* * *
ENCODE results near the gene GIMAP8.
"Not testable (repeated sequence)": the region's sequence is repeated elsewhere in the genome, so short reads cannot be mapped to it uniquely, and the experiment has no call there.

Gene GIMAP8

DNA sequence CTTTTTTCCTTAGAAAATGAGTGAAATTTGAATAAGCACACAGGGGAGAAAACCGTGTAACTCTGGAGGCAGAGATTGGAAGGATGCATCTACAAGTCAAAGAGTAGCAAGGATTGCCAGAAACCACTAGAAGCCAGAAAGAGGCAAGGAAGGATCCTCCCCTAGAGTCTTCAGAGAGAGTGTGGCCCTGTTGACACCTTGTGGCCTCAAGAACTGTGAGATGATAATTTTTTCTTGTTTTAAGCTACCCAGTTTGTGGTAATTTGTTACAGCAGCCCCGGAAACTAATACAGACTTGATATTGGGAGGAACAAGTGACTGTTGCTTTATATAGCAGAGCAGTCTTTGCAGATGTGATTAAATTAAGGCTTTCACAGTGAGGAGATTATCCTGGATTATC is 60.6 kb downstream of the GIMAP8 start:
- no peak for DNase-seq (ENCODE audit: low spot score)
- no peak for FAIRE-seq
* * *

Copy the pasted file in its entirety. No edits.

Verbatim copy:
ENCODE results near the gene GIMAP8.
"Not testable (repeated sequence)": the region's sequence is repeated elsewhere in the genome, so short reads cannot be mapped to it uniquely, and the experiment has no call there.

Gene GIMAP8

DNA sequence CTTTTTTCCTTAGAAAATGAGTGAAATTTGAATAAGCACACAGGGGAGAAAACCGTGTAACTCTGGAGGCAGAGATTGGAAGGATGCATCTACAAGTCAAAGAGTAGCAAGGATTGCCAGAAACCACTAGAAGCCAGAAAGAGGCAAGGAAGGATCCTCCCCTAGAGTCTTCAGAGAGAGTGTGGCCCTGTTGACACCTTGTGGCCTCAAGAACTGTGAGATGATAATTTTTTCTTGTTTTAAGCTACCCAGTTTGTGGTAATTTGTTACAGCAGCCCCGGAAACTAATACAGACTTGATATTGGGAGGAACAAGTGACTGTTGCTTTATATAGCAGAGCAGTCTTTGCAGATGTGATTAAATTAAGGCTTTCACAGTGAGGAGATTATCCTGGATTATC is 60.6 kb downstream of the GIMAP8 start:
- no peak for DNase-seq (ENCODE audit: low spot score)
- no peak for FAIRE-seq